Ouch! Sharp pain filled my legs. My nine-year-old self lay in bed with throbbing muscles, like they were pulling themselves apart. These aches would last for days. But my mom assured me that this feeling affects most people—growing pains. By the time fifth grade started, I grew dramatically, but this growth eventually went beyond the physical.
At 18, I started going to Westmont College in Santa Barbara, CA, two hours north of home. Going home felt like a luxury and visits from friends rarely happened. I got tired of never seeing my boyfriend, but dating him held me back from growing.
Three months into freshman year, I mustered up the courage to end our relationship. Our break-up created friction in my group of friends and people decided to take sides—mostly his side. Friends stopped texting me as much, and when I went back home for the holidays, my friend group had shrunk. If growing up meant losing your childhood friends, then adulthood must suck. I felt like getting on board with Peter Pan and flying away to Neverland.
Then finances hit me in the face. Unfortunately, a fairy didn’t whisk me away to the second star on the right. Freshman year was over with and I received a letter that the already expensive private college tuition was going up even more. I already had one gigantic student loan to pay back and worried about the debt I would accumulate if I stayed until my senior year. So instead of going back to Westmont, I took a semester off and worked two jobs. So much for finishing college in four years.
Friends plastered my Facebook newsfeed with photos of parties, events and outings at their schools, and there I was experiencing an awful growth spurt. Back in my hometown without any friends, working two jobs I hated, living in a cycle of monotony. I didn’t get to go to homecoming games, rallies or dorm hall parties.
Life doesn’t always go as planned—my second lesson from adulthood. This did not fly very well with my perfectionist self. I was practically born with a set plan in mind, and like the Fresh Prince of Bel Air said, “my life got flip-turned upside down.”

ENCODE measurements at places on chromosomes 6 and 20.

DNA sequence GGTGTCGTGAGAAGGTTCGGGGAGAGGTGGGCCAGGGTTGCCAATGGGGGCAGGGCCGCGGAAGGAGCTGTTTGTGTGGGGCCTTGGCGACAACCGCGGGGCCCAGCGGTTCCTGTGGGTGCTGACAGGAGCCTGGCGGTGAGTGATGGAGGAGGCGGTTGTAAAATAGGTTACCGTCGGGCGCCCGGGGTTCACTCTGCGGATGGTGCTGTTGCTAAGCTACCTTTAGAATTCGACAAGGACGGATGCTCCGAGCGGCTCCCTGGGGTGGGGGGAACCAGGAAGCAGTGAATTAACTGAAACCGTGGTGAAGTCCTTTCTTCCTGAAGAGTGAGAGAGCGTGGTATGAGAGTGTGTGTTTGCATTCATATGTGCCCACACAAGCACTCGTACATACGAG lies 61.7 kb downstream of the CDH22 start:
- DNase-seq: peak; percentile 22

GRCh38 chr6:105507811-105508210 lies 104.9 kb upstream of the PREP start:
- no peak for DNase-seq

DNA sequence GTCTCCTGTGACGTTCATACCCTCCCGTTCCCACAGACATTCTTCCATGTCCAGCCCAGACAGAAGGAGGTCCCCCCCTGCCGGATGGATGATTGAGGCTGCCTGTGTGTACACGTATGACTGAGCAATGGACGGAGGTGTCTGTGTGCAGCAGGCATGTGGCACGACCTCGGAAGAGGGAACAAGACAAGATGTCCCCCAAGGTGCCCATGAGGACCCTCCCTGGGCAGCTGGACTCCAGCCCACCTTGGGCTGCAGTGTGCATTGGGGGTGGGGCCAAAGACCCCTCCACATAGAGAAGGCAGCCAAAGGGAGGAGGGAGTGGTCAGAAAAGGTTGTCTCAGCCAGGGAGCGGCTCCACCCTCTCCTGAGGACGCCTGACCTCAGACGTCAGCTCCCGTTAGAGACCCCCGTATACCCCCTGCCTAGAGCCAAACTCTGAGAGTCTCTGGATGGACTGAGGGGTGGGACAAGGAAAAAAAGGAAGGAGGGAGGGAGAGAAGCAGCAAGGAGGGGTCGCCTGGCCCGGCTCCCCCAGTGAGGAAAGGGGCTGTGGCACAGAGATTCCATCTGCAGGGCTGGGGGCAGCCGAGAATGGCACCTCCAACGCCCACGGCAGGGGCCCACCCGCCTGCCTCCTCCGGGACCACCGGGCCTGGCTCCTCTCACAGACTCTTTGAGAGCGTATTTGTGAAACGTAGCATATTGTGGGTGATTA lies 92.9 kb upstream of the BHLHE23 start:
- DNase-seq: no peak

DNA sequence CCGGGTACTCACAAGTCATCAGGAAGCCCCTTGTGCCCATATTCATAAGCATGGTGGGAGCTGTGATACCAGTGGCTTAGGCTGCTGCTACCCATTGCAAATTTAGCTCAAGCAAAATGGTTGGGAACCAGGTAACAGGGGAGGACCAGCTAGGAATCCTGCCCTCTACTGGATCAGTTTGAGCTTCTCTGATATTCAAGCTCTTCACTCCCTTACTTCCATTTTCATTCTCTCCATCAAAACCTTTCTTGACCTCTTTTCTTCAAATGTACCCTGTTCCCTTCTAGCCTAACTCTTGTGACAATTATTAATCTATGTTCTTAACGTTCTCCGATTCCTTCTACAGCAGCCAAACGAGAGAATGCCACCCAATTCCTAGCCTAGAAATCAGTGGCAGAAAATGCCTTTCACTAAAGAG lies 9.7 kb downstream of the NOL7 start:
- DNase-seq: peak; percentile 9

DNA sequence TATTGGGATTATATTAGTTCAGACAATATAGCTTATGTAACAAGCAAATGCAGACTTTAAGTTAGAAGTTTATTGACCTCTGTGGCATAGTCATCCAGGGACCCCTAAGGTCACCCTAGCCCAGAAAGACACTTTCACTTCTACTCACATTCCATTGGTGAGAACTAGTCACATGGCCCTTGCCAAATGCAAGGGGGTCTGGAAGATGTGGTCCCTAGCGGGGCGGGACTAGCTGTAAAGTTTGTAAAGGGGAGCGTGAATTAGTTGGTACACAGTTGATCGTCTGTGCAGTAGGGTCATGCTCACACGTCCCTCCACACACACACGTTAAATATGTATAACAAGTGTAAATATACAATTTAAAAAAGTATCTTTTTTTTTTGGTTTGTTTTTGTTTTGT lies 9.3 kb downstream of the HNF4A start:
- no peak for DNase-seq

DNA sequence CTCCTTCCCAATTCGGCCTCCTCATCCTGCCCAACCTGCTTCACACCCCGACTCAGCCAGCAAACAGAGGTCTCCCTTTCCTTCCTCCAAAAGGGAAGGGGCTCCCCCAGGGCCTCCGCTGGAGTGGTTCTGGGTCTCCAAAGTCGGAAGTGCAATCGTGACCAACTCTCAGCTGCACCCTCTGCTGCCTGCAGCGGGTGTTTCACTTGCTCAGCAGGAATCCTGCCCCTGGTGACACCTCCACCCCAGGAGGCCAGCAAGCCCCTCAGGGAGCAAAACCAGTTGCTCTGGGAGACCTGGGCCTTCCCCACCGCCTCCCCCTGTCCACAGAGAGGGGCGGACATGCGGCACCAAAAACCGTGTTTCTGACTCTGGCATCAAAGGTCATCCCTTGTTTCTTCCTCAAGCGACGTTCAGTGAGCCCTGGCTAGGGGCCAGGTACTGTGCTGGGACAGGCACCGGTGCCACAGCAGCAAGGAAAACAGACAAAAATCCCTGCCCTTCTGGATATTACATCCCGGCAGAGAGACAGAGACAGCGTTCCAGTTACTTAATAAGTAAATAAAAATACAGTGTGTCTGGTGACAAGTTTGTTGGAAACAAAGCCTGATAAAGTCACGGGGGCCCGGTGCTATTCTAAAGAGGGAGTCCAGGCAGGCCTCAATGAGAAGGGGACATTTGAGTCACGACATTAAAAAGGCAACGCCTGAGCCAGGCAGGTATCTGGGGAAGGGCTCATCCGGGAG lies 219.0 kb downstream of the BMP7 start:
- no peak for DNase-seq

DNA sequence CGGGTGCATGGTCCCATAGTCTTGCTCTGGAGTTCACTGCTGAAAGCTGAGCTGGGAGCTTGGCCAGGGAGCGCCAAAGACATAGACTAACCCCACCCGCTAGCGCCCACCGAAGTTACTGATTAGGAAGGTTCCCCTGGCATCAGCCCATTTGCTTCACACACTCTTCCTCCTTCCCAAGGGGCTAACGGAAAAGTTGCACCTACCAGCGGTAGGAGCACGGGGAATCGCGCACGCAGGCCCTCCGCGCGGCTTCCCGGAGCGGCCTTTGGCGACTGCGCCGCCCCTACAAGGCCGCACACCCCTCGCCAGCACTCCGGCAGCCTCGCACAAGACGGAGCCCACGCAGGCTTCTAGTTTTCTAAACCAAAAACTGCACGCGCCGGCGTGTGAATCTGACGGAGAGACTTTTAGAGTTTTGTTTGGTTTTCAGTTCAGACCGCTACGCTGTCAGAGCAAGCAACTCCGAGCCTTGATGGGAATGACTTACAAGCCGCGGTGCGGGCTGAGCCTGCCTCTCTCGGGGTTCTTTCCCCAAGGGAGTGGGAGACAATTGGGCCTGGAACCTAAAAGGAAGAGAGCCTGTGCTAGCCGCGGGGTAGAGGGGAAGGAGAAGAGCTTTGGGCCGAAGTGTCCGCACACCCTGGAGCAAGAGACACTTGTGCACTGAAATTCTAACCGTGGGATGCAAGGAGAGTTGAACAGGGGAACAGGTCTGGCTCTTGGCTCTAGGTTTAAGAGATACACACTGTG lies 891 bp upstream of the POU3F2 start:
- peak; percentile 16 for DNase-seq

Eventually I eased into my new life. New friendships developed in the classroom and at work. My time became more flexible because I took night and weekend classes, and didn’t have to live on campus. I finally felt truly independent.
My new friends and I spent a lot of time exploring downtown L.A., hitting up coffee shops and beaching it. I even joined the debate team at the persuasion of my professor. Turns out I kicked ass at competitions and won some medals. Once I accepted my new life and stepped out of my comfort zone, amazing things happened and I became more self sufficient. But the latter really kicked in once my mom moved to Florida.
Another growing pain. I didn’t think her move would affect me much, but without her I felt lost and lonely. She had been guide and fortress for 20 years and now I was left to figure out life on my own.
I didn’t do anything crazy when she left. She taught me how to keep my head on my shoulders, but I did have to remind myself of my responsibilities. Some weekdays I’d decide to stay out ridiculously late, which resulted in waking up in sweat and panic, realizing I had about 15 minutes to make it to work. I even missed her walking into my room yelling at me to wake up.
Yet I remembered her lessons on prioritizing and time management. I found that I was capable of doing a lot without her direct help. I successfully filed taxes, managed scheduling doctor and dentist appointments, planning out of state trips, not forgetting anything when leaving the house or locking myself out of the house (which happened way too much beforehand).
A year later, I moved my life to Florida, but not to follow my mom. I needed to transfer out of my community college, and for my financial capabilities, Florida was a lot more affordable than California. My mom lives three hours south from me now. She lives close enough to visit twice a month but also far enough that I don’t grow too dependent on her again.
Since I’ve been out here, I learned how to budget myself even more. I pay rent, buy groceries and take care of other day-to-day expenses. Just apartment hunting was a huge task on its own. I learned how to live on my own and how to choose my values—deciding whether I should stay out late and party or go home early, if I should buy groceries or that really cute shirt.
Adulting is pretty much about learning how to make the wise decisions on your own and not depending on your parents to do it all for you. Going to college and working sped up this process because they both forced me to cut ties with childhood and face the realities of life. I know I’ll always have my parents to fall back on, but for now I’m doing a pretty good job at growing up.